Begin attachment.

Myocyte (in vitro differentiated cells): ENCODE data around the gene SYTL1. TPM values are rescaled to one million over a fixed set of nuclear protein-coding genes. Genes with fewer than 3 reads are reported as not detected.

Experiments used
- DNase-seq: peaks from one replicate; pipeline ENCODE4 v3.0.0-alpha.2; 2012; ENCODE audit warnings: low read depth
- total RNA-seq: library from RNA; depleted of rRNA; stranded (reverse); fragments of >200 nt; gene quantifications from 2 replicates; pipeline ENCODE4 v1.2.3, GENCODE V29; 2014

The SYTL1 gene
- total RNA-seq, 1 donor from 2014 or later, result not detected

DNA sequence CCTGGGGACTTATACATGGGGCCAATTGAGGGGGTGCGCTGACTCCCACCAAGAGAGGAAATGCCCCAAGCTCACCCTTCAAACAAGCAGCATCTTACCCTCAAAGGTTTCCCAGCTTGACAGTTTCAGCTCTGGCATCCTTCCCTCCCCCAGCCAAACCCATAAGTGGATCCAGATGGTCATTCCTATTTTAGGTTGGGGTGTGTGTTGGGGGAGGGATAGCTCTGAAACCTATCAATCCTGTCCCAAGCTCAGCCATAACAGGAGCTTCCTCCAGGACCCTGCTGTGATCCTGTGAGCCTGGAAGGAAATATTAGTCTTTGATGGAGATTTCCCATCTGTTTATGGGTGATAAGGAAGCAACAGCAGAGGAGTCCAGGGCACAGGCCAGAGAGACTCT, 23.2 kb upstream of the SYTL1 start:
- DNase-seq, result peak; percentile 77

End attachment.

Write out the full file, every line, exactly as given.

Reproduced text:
Myocyte (in vitro differentiated cells): ENCODE data around the gene SYTL1. TPM values are rescaled to one million over a fixed set of nuclear protein-coding genes. Genes with fewer than 3 reads are reported as not detected.

Experiments used
- DNase-seq: peaks from one replicate; pipeline ENCODE4 v3.0.0-alpha.2; 2012; ENCODE audit warnings: low read depth
- total RNA-seq: library from RNA; depleted of rRNA; stranded (reverse); fragments of >200 nt; gene quantifications from 2 replicates; pipeline ENCODE4 v1.2.3, GENCODE V29; 2014

The SYTL1 gene
- total RNA-seq, 1 donor from 2014 or later, result not detected

DNA sequence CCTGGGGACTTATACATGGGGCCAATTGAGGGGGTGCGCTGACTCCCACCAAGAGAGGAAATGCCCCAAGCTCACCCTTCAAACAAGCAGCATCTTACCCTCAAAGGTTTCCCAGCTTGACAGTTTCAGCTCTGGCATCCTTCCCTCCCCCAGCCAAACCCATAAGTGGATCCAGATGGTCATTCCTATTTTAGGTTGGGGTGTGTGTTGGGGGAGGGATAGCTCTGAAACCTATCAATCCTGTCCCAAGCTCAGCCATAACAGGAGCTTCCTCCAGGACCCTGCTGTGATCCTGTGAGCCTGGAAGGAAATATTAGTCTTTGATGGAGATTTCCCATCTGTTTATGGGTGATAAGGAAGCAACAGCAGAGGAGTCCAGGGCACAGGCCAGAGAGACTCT, 23.2 kb upstream of the SYTL1 start:
- DNase-seq, result peak; percentile 77